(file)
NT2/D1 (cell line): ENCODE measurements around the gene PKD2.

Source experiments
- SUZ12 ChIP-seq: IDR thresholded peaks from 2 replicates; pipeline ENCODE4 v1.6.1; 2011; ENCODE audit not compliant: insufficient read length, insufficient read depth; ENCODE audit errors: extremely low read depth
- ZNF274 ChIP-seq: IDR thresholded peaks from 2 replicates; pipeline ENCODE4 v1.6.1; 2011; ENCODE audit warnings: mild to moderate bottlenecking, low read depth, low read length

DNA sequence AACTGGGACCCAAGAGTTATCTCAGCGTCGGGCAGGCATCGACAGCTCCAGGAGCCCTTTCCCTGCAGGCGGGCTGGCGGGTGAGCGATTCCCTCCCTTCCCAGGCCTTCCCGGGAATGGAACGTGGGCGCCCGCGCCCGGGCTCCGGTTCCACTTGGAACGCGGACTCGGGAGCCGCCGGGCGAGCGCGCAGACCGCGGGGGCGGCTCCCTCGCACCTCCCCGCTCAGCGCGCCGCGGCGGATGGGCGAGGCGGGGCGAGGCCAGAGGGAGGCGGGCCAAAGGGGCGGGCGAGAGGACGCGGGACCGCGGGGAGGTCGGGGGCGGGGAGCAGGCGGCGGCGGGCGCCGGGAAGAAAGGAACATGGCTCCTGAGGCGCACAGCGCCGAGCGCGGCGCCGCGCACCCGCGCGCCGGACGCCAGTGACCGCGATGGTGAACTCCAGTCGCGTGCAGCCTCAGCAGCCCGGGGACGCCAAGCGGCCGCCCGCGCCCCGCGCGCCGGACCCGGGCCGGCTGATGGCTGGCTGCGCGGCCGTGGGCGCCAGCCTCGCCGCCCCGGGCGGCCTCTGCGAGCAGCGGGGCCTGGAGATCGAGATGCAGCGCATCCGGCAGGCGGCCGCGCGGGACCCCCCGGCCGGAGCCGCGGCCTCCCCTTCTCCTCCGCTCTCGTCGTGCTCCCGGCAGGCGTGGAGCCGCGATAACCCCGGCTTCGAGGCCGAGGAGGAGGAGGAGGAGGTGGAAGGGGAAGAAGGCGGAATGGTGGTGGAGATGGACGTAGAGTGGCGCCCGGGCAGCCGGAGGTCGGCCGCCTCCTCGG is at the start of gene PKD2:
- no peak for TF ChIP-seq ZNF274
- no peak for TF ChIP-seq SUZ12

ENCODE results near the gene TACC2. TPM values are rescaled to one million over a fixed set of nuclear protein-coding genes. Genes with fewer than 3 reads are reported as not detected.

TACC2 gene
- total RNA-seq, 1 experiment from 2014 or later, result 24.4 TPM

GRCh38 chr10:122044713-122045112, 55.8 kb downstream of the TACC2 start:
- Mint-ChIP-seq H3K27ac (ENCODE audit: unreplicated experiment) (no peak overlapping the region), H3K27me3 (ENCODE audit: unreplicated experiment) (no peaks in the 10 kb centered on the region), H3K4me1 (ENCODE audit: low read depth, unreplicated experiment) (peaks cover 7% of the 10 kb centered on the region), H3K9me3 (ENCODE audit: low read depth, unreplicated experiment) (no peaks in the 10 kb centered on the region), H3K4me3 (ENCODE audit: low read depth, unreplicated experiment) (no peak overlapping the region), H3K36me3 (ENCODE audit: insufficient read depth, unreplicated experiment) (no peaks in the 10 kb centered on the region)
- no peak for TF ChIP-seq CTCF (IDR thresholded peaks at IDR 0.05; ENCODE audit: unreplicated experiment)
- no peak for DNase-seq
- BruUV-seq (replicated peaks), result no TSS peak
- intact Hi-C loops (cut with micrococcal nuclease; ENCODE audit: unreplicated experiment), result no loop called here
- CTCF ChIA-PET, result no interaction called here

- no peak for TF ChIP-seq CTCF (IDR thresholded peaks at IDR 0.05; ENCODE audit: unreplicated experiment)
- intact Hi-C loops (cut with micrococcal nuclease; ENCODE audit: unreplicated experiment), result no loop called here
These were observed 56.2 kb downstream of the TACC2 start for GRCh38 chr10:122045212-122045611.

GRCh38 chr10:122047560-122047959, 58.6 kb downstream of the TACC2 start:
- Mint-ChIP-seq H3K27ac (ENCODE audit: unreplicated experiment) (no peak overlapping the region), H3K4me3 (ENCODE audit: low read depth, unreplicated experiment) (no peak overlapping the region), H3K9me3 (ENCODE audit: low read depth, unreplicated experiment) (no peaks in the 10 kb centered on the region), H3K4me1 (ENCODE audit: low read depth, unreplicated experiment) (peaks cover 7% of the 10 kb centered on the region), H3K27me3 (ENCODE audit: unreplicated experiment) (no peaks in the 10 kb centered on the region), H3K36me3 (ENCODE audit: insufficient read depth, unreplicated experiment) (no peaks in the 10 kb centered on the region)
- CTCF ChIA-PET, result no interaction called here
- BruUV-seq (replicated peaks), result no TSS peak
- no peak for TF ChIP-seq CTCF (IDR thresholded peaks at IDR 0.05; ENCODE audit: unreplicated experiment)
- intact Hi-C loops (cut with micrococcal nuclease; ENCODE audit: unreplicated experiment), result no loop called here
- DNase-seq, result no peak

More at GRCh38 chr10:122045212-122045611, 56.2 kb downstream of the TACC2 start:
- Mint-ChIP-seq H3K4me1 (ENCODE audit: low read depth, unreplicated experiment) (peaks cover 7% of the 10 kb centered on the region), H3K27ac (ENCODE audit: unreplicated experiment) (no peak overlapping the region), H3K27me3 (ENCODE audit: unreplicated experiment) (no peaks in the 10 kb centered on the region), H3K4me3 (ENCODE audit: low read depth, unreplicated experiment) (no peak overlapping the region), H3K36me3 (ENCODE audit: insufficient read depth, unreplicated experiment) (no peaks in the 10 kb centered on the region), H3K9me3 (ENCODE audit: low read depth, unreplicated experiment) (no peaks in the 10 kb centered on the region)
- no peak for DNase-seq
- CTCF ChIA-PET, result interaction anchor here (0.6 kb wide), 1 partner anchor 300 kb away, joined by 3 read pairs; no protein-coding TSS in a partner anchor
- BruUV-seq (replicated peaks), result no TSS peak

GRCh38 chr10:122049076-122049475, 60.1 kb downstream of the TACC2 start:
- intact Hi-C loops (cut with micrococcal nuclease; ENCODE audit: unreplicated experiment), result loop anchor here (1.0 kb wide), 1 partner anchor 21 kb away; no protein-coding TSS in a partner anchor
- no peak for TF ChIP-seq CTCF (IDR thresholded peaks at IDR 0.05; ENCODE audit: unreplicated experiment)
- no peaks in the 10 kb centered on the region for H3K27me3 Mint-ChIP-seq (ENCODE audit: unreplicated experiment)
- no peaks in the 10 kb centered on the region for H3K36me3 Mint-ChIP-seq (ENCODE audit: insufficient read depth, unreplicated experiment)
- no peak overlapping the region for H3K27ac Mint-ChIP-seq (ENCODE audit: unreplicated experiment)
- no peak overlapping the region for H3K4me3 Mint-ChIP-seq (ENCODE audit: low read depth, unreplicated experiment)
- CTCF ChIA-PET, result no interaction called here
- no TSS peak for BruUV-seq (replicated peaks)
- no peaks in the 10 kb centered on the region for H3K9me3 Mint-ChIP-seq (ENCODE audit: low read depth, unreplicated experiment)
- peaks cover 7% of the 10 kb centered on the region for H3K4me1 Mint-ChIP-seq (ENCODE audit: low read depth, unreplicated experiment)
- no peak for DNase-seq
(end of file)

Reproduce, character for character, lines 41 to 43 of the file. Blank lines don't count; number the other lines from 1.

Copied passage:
- no TSS peak for BruUV-seq (replicated peaks)
- no peaks in the 10 kb centered on the region for H3K9me3 Mint-ChIP-seq (ENCODE audit: low read depth, unreplicated experiment)
- peaks cover 7% of the 10 kb centered on the region for H3K4me1 Mint-ChIP-seq (ENCODE audit: low read depth, unreplicated experiment)